Decorative Accents- Kitchen Base Cabinets with Feet - In My Own Style

2019-07-24 01:02:39 customized gift for Graduation

Remember this photo and my dishwasher saga that I wrote about a few months ago?? That I had to get an ADA compliant dishwasher to fit under my ADA kitchen cabinets – which means they are 1 inch shorter in height than normal.?? I posted this photo to show you. It was taken before I repainted and updated the hardware and floor.

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My house is the builder’s spec home and the builder either was cheap and got a deal on these cabinets or he intentionally put them in since it was a spec home. We will never know.? Maytag used to make a normal size dishwasher that fit. ?I know because we have already had two over the past 20 years, but they don’t make the size anymore.? We had to go with a smaller dishwasher that is much shorter than the previous two.? Being shorter left the underside exposed.? Yuck !? I had to remedy the situation in an easy and affordable way.

I painted the black with white paint and it did look a bit better, but it still looked unfinished.? I had planned to add wood brackets as ?feet in front of it. ?Then life got in the way and the brackets sat on my work table for months.

The baseboard under the dishwasher finally has them ' ?finished kitchen base cabinets with feet. ?Now the area looks a bit more cohesive with the rest of the cabinets.

It is a quick project to do. ?It actually took longer to touch up the baseboard paint that got stain on it when the floor was being refinished.

The new feet hide the exposed and ugly areas and? blend right in.

I wrote about how I added and made the wood shelf bracket feet to my kitchen cabinets when I first started blogging in this post Kitchen Cabinet Makeover

I simply cut a wood shelf bracket down to size and glued it into place.? (this is an old photo I found from when I was doing the project.)

Photo: Stephanie Wiley Photography

I was inspired to do it after seeing feet on kitchen photos in magazines.? I loved the look and knew I had to figure out a way to do it.

Photo credit: Divine Photography, LLC

Fast forward to 2014?? ' I could not find the exact shelf brackets I used when I first painted my cabinets many years agopillow cases vintage, but figured it was OK since the new brackets would be placed further back than the rest of the bracket feet already in place.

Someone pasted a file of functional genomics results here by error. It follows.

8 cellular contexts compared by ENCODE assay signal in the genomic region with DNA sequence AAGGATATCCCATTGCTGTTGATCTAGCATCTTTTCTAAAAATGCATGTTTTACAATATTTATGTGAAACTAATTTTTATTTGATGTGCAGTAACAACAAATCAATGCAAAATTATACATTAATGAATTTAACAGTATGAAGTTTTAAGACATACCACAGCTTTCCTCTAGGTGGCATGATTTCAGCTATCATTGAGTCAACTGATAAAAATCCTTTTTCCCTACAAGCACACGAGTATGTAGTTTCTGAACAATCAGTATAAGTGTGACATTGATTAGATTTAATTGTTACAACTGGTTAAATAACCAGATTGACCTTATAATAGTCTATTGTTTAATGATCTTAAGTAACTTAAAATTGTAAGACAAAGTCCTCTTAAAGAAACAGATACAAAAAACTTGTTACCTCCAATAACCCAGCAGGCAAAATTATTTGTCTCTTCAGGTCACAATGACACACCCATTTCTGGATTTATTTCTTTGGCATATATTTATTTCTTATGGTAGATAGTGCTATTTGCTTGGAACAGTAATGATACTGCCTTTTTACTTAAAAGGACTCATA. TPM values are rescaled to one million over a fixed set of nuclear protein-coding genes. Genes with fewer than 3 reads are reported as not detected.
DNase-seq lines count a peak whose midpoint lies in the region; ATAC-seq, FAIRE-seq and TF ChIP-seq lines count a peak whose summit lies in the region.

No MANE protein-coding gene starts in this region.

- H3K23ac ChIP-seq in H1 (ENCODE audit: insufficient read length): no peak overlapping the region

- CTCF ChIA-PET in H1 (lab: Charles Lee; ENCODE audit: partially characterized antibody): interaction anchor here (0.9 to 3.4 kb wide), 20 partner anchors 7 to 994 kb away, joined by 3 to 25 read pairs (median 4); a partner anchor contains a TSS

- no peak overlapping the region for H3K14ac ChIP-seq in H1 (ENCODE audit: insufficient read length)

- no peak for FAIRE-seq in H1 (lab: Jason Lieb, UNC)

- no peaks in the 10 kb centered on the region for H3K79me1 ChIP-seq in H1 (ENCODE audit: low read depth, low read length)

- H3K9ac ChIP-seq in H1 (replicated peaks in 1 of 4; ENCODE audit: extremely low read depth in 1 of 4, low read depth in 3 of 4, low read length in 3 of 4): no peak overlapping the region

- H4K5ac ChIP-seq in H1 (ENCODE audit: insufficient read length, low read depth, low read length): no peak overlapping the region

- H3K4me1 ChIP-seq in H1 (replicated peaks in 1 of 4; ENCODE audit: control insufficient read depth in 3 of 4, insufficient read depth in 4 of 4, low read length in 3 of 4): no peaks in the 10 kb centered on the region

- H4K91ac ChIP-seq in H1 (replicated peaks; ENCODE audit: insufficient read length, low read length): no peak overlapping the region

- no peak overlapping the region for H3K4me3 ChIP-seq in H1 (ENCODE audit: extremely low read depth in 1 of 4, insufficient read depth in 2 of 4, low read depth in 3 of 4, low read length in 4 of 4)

I attached the new bracket feet in a slightly different way.?? I placed them along the baseboard edge and not the cabinet edge as I had done the others. ?I had to do it this way so that the dishwasher door could open and close freely.

1. Remove metal hooks from brackets.

2. Sand rough edges to smooth the wood.

3. Place brackets under cabinet and in this case, dishwasher to figure out how much you may need to cut off so the door opens and closes.

4. Mark the measurement and then cut off. The brackets are made of pine, making them easy to cut with a saw.

5. Brush on one coat of primer and then 2 coats of paint. Let each coat dry before applying the next.

6. When the paint is dry, attach the brackets to the cabinets using Liquid Nails.? Hold in place for a minute? ' this glue has major holding power and will hold the bracket up while it dries.

After I had the wood shelf brackets solidly in place, ?I filled in the gaps with caulk and then sanded smooth.

I needed to paint the entire baseboard to cover the stain that got on it when the floor was refinished.

From this angle you can see that the top of the wood brackets are not attached. When you stand up – you can’t see this.

I am still working on getting the rest of the baseboards repainted around the kitchen, but am happy that the feet are complete.


I have a couple of trellises in my garden that I bought years ago. I think they add so much charm and beauty, especially when my vines grow up their sides. Of course, I have a trellis or two for my vegetable garden as well, you know, for when the tomatoes and beans begin to grow. I was looking at those trellises just the other day and thought to myself that I’ll bet there’s a great way to make your own trellis, instead of spending so much money at Lowe’s or Home Depot.

The best potty-training advice I ever received was “don’t rush it.” We’d test the waters here and there but when it was apparent that my daughter wasn’t fully comfortable, we didn’t push it. It can be a frustrating process for all parties involved —?lots of waiting (often with no results), and a little more laundry than usual.

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